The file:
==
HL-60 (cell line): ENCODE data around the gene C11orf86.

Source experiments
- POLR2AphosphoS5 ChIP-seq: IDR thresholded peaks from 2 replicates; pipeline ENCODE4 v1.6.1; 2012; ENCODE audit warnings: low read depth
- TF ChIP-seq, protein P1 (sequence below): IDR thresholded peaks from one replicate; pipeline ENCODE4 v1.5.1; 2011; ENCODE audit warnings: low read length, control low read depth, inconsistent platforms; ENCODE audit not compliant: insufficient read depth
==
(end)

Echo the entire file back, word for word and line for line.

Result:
HL-60 (cell line): ENCODE data around the gene C11orf86.

Source experiments
- POLR2AphosphoS5 ChIP-seq: IDR thresholded peaks from 2 replicates; pipeline ENCODE4 v1.6.1; 2012; ENCODE audit warnings: low read depth
- TF ChIP-seq, protein P1 (sequence below): IDR thresholded peaks from one replicate; pipeline ENCODE4 v1.5.1; 2011; ENCODE audit warnings: low read length, control low read depth, inconsistent platforms; ENCODE audit not compliant: insufficient read depth